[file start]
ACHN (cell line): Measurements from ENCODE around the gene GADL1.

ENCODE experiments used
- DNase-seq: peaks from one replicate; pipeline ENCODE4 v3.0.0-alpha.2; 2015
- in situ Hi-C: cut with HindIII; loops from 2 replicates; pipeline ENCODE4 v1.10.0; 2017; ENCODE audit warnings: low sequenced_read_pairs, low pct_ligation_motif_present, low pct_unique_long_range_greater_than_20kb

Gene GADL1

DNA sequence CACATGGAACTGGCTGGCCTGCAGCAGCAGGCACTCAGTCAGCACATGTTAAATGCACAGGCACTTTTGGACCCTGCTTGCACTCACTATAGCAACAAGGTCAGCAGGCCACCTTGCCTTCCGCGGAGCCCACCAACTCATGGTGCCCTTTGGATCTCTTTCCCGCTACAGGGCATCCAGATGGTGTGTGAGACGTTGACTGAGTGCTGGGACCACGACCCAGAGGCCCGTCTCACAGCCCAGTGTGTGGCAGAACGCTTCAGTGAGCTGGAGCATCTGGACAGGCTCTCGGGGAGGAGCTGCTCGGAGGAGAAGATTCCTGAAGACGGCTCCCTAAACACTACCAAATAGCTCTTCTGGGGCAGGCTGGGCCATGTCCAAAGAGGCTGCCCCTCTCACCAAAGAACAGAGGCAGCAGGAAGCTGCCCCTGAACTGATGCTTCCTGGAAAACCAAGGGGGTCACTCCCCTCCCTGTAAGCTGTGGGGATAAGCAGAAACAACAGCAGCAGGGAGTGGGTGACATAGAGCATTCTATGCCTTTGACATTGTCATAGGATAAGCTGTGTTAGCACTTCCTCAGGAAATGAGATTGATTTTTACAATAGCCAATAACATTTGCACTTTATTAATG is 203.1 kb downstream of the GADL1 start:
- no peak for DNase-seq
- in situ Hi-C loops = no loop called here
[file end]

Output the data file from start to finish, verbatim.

ACHN (cell line): Measurements from ENCODE around the gene GADL1.

ENCODE experiments used
- DNase-seq: peaks from one replicate; pipeline ENCODE4 v3.0.0-alpha.2; 2015
- in situ Hi-C: cut with HindIII; loops from 2 replicates; pipeline ENCODE4 v1.10.0; 2017; ENCODE audit warnings: low sequenced_read_pairs, low pct_ligation_motif_present, low pct_unique_long_range_greater_than_20kb

Gene GADL1

DNA sequence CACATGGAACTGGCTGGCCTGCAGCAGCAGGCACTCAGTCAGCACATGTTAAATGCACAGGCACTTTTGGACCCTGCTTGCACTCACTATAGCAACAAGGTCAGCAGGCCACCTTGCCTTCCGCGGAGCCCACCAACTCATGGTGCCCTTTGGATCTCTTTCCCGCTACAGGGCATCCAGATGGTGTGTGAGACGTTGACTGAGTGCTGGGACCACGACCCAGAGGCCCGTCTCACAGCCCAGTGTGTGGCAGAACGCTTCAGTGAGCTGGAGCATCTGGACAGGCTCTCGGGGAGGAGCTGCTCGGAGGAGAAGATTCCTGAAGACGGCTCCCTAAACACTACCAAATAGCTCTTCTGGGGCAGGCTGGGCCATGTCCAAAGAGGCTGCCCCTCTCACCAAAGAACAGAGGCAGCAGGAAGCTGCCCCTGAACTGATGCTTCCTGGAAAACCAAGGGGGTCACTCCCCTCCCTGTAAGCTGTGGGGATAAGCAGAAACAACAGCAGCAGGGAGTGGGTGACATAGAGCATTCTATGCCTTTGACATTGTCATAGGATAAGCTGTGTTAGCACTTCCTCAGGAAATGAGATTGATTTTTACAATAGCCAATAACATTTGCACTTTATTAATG is 203.1 kb downstream of the GADL1 start:
- no peak for DNase-seq
- in situ Hi-C loops = no loop called here